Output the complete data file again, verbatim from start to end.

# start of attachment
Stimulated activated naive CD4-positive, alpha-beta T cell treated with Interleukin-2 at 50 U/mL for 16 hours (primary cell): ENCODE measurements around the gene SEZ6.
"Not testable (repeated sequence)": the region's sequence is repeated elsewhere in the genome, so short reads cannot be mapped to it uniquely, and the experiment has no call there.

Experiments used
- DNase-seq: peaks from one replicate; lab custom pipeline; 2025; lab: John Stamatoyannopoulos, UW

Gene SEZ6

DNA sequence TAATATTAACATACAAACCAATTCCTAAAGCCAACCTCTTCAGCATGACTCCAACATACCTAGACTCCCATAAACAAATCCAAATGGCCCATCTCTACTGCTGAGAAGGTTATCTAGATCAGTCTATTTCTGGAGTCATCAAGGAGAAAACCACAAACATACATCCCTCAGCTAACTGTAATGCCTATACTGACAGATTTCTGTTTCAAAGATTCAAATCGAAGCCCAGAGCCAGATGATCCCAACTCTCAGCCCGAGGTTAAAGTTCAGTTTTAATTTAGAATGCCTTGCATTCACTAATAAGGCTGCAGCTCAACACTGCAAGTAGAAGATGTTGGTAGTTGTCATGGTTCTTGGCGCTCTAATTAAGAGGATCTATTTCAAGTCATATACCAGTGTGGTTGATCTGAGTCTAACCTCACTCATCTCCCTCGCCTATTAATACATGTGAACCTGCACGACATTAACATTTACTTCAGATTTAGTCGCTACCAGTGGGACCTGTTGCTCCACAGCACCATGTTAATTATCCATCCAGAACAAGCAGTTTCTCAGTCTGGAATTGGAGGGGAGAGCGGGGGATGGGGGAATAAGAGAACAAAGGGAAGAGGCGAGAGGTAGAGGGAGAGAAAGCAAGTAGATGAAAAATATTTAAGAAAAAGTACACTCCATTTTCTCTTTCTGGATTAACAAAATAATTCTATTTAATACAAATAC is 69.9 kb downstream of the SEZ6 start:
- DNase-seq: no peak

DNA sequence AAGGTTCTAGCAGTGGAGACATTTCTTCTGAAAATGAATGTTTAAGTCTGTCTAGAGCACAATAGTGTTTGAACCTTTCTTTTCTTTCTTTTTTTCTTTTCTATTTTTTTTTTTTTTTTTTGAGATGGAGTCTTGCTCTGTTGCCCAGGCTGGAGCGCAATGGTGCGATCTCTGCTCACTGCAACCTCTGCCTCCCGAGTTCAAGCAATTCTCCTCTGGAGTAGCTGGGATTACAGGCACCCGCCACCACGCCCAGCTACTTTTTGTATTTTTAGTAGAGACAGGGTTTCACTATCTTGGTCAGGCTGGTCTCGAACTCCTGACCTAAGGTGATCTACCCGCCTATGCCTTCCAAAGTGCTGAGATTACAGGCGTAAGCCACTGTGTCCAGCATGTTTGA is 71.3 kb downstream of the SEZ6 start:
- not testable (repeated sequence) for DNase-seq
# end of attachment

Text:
Stimulated activated naive CD4-positive, alpha-beta T cell treated with Interleukin-2 at 50 U/mL for 16 hours (primary cell): ENCODE measurements around the gene SEZ6.
"Not testable (repeated sequence)": the region's sequence is repeated elsewhere in the genome, so short reads cannot be mapped to it uniquely, and the experiment has no call there.

Experiments used
- DNase-seq: peaks from one replicate; lab custom pipeline; 2025; lab: John Stamatoyannopoulos, UW

Gene SEZ6

DNA sequence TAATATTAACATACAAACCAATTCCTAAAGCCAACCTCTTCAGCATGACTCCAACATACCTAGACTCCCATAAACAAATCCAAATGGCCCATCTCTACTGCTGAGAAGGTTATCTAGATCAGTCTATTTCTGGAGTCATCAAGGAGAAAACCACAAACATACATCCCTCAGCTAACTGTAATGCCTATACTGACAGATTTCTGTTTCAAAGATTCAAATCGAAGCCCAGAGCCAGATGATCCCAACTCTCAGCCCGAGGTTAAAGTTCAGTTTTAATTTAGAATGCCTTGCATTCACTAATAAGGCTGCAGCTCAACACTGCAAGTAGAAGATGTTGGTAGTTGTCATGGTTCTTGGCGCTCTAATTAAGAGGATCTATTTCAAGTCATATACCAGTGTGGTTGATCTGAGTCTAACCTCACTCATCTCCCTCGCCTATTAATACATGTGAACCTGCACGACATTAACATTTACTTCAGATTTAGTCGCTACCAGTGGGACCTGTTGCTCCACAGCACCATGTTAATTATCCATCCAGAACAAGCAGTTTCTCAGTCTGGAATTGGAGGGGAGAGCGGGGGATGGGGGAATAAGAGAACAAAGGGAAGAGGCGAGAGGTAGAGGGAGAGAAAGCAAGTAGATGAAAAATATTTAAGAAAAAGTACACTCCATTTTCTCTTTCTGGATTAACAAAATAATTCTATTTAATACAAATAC is 69.9 kb downstream of the SEZ6 start:
- DNase-seq: no peak

DNA sequence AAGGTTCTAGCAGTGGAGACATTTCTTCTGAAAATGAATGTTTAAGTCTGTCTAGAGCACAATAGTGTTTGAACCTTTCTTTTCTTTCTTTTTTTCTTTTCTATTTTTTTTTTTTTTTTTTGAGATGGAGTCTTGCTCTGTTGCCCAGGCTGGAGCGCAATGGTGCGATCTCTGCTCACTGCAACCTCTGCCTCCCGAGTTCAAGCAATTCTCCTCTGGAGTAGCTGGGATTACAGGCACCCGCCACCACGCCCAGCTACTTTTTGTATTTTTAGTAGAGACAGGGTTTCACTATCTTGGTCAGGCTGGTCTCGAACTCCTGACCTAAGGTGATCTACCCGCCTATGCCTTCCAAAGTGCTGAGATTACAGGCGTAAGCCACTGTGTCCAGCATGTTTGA is 71.3 kb downstream of the SEZ6 start:
- not testable (repeated sequence) for DNase-seq